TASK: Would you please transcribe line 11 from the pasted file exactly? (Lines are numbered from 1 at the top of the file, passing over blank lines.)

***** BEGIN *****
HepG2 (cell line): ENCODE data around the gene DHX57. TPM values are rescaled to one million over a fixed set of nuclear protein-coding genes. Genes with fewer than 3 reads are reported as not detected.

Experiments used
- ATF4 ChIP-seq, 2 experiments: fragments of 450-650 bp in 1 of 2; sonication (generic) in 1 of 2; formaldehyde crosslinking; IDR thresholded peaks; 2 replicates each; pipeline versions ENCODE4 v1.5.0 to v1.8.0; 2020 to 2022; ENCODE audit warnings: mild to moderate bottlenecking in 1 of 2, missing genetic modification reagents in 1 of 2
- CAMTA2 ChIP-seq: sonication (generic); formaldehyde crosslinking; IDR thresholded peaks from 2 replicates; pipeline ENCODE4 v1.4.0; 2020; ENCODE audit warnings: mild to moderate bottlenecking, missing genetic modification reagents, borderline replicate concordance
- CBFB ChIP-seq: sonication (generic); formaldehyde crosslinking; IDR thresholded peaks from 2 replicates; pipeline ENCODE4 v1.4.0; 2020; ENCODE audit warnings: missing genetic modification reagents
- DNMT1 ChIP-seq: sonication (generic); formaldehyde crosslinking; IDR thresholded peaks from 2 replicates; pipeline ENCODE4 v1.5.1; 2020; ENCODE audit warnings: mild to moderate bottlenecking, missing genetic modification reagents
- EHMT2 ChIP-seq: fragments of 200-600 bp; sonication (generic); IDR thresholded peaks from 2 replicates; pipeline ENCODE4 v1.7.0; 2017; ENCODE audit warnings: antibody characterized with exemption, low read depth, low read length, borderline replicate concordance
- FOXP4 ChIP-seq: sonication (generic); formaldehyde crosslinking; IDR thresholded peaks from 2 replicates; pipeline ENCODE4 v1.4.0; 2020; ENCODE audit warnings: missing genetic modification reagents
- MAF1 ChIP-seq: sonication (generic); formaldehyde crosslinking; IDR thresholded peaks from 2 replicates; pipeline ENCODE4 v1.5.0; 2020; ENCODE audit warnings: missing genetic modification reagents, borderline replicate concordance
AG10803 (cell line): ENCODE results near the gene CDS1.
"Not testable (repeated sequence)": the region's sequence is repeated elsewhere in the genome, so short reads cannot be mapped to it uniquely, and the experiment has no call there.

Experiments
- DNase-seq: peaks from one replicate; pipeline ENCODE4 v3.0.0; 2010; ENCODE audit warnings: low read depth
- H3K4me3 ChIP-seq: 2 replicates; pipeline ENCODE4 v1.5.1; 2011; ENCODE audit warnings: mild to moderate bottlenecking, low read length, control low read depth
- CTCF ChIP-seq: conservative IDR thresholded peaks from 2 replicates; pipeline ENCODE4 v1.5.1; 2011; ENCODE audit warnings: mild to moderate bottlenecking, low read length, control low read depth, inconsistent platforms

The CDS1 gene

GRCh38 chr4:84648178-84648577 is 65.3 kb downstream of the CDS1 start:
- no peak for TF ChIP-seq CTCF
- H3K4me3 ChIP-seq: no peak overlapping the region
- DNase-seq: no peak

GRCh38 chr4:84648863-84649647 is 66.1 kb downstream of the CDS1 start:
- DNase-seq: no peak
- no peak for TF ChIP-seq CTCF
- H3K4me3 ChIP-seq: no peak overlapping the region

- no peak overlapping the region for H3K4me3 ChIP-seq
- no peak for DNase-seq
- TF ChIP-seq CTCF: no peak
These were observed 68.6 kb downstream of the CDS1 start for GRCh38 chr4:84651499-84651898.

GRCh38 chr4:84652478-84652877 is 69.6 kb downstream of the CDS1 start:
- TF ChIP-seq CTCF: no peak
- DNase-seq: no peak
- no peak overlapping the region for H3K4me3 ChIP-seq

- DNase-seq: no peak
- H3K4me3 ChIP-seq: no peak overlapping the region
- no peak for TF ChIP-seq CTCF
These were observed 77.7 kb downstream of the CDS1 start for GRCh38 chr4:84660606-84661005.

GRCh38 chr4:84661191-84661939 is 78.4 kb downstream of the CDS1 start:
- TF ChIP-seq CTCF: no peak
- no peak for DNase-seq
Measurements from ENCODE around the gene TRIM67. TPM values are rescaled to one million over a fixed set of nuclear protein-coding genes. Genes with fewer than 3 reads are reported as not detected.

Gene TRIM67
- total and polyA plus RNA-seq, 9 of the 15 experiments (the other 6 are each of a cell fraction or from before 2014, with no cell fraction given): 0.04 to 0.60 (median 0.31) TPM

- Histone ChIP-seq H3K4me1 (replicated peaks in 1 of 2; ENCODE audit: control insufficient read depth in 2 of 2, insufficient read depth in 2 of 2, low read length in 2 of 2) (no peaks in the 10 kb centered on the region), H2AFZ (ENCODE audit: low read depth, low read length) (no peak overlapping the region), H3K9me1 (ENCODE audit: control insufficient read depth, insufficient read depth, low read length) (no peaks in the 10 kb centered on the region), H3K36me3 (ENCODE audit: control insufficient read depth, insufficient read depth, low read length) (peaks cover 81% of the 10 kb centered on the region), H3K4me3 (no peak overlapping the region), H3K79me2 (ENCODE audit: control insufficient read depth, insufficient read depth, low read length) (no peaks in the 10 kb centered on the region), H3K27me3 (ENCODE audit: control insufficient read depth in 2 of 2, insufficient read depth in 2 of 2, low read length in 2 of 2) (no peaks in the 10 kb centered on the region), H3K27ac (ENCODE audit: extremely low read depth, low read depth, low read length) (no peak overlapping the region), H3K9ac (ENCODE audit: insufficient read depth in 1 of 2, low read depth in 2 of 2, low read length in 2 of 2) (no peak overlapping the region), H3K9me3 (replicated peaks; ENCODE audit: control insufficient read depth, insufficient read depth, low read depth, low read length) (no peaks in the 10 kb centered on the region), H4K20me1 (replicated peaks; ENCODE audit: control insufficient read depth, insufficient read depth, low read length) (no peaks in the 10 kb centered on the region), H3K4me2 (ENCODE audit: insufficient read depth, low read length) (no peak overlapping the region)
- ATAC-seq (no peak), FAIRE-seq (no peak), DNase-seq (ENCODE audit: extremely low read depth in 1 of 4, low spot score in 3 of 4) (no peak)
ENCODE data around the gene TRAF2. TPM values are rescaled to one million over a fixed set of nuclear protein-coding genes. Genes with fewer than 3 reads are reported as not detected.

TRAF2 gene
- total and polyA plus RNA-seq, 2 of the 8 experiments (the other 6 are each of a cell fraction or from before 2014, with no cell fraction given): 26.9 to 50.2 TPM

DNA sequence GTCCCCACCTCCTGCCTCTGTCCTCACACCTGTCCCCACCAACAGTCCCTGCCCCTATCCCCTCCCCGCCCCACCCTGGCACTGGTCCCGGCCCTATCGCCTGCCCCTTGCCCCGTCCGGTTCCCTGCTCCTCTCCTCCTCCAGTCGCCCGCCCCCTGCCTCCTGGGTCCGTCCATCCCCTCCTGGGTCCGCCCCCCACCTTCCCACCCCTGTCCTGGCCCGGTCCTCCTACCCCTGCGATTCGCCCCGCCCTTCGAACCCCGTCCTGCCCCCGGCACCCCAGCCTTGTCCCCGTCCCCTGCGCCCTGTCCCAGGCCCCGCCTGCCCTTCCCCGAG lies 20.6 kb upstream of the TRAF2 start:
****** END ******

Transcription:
"Not testable (repeated sequence)": the region's sequence is repeated elsewhere in the genome, so short reads cannot be mapped to it uniquely, and the experiment has no call there.